All embodiments include at least one catch engagement passage formed through the sheet or panel, which automatically engages a corresponding number of pins secured to the underside of the upper portion of the drawer opening. As the drawer is opened, the panel is urged against the upper portion of the drawer opening and the engagement passage(s) catch(es) on the pin(s) to stop further opening of the drawer. The engagement passages(s) may be configured with a narrower slot extending therefrom, and the pin(s) may be configured with a narrower portion between the head and the base. This arrangement captures the engagement slot positively upon the pin as the narrower slot is pulled about the narrower portion of the pin, thereby preventing a person from pushing the protective panel downwardly into the drawer. The engagement passage(s) may be symmetrical, with a narrower slot extending to each side or end of the centrally disposed larger diameter opening. The drawer is closed, or opened, slightly to align the larger diameter portion of the engagement passage with the head of the pin before the panel may be lowered to disengage it from the pin and allow the drawer to be either opened fully or closed.
According to one embodiment, the cover is comprised of three portions, a central portion and opposite end portions that are adjustably extendable laterally in order to match the overall width of the cover to an inside width of the drawer to ensure substantially complete coverage of the drawer opening.
Numerous other advantages and features of the present invention will be become readily apparent from the following detailed description of the invention and the embodiments thereof, from the claims and from the accompanying drawings.
Similar reference characters denote corresponding features consistently throughout the attached drawings.
While this invention is susceptible of embodiment in many different forms, there is shown in the drawings and will herein be described in detail preferred features of the invention. It will be understood, however, that the present disclosure is to be considered as an exemplification of the principles of the invention and is not intended to limit the invention to the specific form of the combination of features that are illustrated and described.
The present invention comprises various embodiments of a drawer security attachment having a flexible or hinged panel that spans substantially the entire interior volume of the drawer and extends over at least a portion of the interior volume of the drawer and its contents to block casual access to the contents of the drawer.
In the case of drawers D having relatively low sides, the cover 12 may optionally include lateral extensions 13, as shown in broken lines to the left side of the drawer cover 12 in
The cover 12 automatically locks into place against the overlying upper frame member U of the drawer opening O to keep the drawer D from being opened further without proper manipulation of the drawer D and cover 12, as explained further below.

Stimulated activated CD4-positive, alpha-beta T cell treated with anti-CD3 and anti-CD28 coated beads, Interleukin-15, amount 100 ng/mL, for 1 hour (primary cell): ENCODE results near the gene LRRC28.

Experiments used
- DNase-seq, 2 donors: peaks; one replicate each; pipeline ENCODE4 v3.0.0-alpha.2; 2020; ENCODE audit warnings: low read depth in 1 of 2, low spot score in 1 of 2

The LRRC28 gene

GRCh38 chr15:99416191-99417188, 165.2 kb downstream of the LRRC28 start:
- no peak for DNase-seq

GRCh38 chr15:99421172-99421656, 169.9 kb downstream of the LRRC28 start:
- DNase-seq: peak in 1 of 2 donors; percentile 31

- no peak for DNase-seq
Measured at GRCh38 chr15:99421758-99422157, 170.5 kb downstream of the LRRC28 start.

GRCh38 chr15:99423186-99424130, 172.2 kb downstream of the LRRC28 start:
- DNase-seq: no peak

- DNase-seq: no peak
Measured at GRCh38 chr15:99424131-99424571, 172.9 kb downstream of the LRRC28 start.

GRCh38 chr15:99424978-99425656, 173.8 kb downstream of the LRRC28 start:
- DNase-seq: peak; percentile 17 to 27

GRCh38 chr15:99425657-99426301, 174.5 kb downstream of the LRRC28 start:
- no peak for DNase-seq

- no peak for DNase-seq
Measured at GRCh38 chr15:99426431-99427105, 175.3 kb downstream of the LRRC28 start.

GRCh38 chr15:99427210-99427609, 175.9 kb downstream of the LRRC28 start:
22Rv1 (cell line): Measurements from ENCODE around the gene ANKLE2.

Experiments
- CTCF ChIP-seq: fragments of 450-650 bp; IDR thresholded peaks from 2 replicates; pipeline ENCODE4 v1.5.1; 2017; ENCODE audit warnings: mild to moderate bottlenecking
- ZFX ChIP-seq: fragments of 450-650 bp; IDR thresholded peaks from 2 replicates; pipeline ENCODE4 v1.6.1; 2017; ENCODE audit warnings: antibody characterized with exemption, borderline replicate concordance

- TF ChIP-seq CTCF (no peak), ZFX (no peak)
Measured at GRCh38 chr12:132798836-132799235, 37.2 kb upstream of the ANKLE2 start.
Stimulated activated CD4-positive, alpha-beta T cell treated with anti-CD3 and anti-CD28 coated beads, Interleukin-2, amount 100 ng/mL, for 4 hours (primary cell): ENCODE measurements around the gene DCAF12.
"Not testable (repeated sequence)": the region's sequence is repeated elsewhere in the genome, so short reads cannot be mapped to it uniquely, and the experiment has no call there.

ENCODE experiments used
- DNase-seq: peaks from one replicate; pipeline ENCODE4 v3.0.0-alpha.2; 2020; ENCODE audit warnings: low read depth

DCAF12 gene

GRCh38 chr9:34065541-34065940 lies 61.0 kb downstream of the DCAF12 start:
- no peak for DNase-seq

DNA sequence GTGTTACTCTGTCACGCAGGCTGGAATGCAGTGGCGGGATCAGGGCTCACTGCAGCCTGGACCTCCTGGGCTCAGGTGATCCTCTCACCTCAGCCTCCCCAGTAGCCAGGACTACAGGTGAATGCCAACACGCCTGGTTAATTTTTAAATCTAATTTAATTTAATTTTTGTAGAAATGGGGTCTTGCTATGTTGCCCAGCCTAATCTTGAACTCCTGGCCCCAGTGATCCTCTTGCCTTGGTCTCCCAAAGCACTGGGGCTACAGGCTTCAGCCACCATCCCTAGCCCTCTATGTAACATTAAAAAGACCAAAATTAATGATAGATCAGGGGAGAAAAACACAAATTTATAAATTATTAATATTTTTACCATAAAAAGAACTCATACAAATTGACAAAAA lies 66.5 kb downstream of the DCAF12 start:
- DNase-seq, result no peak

The drawer content cover 12 flexes resiliently along its integral attachment edge 18 with the drawer front attachment flange 14. The attachment edge 18 may be thinned or narrowed, as shown in
The drawer content cover 12 has an upwardly convex arch toward the upper frame member U of the drawer opening O when the drawer D is opened, as is shown clearly in the side elevation view in section in
The drawer content cover 12 is formed with at least one, pin engagement passage(s) 20 therethrough, an example of which is shown in the detailed perspective view of
When the drawer D is pulled open, the inherent upward bias of the drawer content cover 12 causes the catch pin clearance portion 30 of the pin engagement passage 20 to pass upwardly around the head 28 of the catch pin 22 (or screw 24, as in
A person who does not have a thorough understanding of the above described latch or catch assembly, may attempt to disengage the cover 12 from the pin(s) 22 by pushing the drawer closed again, essentially attempting to reverse the action which cased the cover 12 to catch on the pin(s) 22. However, with the two diametrically opposed slots 32 a and 32 b, the cover 12 will remain engaged upon the pin(s) 22 as the drawer is pushed closed and the second slot 32 b engages the narrower shank portion 26 of the pin(s). It will thus be seen that the drawer D must be precisely positioned to align the wider central catch pin clearance portions(s) 30 of the passage(s) 20 with the corresponding head(s) 28 of the pin(s) 22, in order to disengage the cover 12 from the pin(s). A person who understands the above described catch pin and engagement passage configuration need only apply slight downward pressure to the drawer content cover 12 while sliding the drawer D slightly inwardly or outwardly until the wider central portion 30 of the engagement passage(s) 20 align with the head(s) 28 of the pin(s) 22. When this occurs, the cover 12 will flex downwardly to disengage from the pin(s) 22, whereupon the drawer D may be opened further as desired. Once the drawer D is opened sufficiently for the distal edge of the cover 12 to clear the drawer opening, the inherent spring tension provided by the material along the hinge line 18 causes the cover 12 to fold upwardly, thereby exposing the contents of the drawer for access.